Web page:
Headquarters: Sauk Centre
2015 revenue (projected): $38 million
Current projects: 14 terminal and hubs across Minnesota, Iowa, Wisconsin, North Dakota and Illinois
Markets: Liquid bulk and flatbed transportation, specializing in fuel and asphalt
To get a sense of what makes Kane Transport a success, talk to Frank Orton. He’s vice president of Walker-based Orton Oil, which owns and operates 15 convenience/gas stations and wholesales to about 15 more in central Minnesota. Orton has been a customer of Kane Transport for a few decades.
“The current market for gasoline is very volatile,” Orton says. “You have large price changes on any given day. If gas goes up 10 cents today and the price changes at 6 p.m., the ability to get as many loads on the right side of the clock is a big deal financially.” Since Kane Transport can deliver loads of gas as needed, “their size is a big advantage to them,” Orton says, “and for us.”
That timing capability is one of the reasons “we are one of the most, if not the most, expensive carriers,” says Angela Kane Haas, Kane Transport’s CFO and a third-generation leader of the family business, which has dual headquarters in Sauk Centre and Inver Grove Heights. But many find it’s worth it. “We have had customers leave us because of cost,” she notes, “but sometimes four or six months later come back to us because the other carriers just can’t deliver on their promises.”
Haas’ company has been delivering since her grandfather founded the business in 1949 from his Sauk Centre home, trucking gasoline and fuel to western Minnesota and eastern North Dakota. Customers were, and are, primarily chains such as Orton Oil. The Upper Midwest is a pretty competitive market, Haas says. “We have a lot of smaller carriers in this market.”
Kane Transport is now one of the largest in that convoy. Its revenue has grown almost 50 percent in the past five years, thanks to both organic growth and acquisitions. “We have expanded,” Haas says, “and gone into areas where our customers have asked us to grow.”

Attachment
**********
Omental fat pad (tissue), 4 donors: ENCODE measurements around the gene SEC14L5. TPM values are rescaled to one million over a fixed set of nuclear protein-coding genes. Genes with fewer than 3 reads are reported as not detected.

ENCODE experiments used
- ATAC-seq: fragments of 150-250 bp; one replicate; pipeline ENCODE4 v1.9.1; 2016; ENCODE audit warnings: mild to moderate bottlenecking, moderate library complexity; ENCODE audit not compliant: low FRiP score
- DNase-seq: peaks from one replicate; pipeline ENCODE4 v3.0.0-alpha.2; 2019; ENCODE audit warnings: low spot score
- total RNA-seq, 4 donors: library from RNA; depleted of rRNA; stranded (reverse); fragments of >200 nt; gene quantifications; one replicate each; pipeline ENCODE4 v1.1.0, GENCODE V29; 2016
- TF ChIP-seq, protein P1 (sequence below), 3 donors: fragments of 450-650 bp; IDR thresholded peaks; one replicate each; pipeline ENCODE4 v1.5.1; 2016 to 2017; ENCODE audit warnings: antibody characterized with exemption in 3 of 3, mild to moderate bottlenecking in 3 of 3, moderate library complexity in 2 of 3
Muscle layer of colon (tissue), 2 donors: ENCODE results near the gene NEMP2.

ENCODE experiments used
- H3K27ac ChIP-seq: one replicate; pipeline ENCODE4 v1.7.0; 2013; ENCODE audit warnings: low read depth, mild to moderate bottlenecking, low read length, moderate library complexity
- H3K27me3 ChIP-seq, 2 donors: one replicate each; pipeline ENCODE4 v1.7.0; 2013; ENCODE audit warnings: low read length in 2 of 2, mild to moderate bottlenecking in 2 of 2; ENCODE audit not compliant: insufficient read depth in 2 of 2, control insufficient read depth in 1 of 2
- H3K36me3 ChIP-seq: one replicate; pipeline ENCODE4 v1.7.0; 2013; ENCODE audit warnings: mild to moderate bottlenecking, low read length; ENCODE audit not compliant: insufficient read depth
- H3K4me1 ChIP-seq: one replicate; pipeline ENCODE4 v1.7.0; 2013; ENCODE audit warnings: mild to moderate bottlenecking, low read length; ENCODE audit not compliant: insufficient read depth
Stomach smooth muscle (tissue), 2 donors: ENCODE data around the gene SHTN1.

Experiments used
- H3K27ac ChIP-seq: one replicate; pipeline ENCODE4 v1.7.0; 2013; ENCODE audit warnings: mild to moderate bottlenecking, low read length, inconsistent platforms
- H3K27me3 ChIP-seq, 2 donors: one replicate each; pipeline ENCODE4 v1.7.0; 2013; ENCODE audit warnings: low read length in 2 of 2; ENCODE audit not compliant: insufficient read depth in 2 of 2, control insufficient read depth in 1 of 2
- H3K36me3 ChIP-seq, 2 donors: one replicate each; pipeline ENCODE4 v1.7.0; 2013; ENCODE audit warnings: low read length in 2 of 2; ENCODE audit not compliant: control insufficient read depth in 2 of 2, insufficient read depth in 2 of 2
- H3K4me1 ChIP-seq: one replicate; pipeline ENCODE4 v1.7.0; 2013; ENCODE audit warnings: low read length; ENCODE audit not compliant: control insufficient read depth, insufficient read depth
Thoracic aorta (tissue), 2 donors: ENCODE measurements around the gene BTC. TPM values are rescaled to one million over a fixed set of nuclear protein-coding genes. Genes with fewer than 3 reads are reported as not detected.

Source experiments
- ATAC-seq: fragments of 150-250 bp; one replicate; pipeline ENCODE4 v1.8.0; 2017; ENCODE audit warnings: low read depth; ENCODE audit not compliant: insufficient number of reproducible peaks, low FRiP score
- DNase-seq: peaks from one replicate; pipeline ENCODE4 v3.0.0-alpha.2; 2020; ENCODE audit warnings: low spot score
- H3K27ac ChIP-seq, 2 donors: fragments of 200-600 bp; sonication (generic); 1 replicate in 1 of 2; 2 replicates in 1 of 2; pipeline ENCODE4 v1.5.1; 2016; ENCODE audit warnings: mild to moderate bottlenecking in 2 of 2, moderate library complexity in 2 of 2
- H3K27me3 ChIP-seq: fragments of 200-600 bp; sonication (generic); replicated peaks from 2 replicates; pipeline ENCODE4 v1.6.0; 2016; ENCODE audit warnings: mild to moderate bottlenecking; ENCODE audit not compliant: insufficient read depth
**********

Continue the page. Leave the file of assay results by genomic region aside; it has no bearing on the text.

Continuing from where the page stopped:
Starting in the late 1980s, as the transportation industry was deregulated, Kane expanded beyond central Minnesota into the Twin Cities. Its Inver Grove Heights location now represents its largest terminal. This past March, Kane purchased a Mankato hauler, again expanding its geographic range. “They were really good carriers, smaller than us,” Haas says. “The owners were reaching retirement age and didn’t have a succession plan.”
In 2012, Kane Transport made an acquisition that took it in a new direction—flatbed hauling (see “Kane’s New Wheels,” below). It took a little while for Kane to master this new market, which works mostly through freight brokers. But “it is really a growth area for us today,” Haas says. Kane has set up its own brokerage business, Kane Logistics, which offers freight services across the contiguous United States as well as Canada.
Haas and brother Pete, the company’s vice president of Twin Cities operations, work out of Inver Grove Heights; another brother, Pat, heads up Sauk Centre operations. The family has kept the business ahead of the pack by early adoption of technology, including e-logging, which allows dispatchers and managers to have real-time information about where shipments are. Customers can log on to the Kane website to get information on where their loads are, Haas says. “Not many competitors our size or smaller have that capability,” she notes. Being on time—and even ahead of time—is what keeps this trucking company rolling.
Kane’s New Wheels
In 2012, Kane Transport acquired Schilling Inc., a Chippewa Falls trucking company, seeing an opportunity to expand its fuel-hauling business into Wisconsin. Schilling had both a fuel and a flatbed business; Kane wanted only the fuel side, but Schilling would only sell as a unit. “A little naively, we went into it thinking, ‘Hey, it’s transportation, we know transportation, so sure, we’ll take it on,’ ” Kane Transport CFO Angela Haas recalls. It wasn’t quite so simple, as Kane had to learn how to work with freight brokers rather than directly with customers. But “we had a couple of people in place who really understood that business,” Haas says. “And since last December, it has really taken off for us.” The company’s 15 flatbed trucks mostly haul construction materials, though in October, “we hauled a load of beer from Anheuser Busch.”
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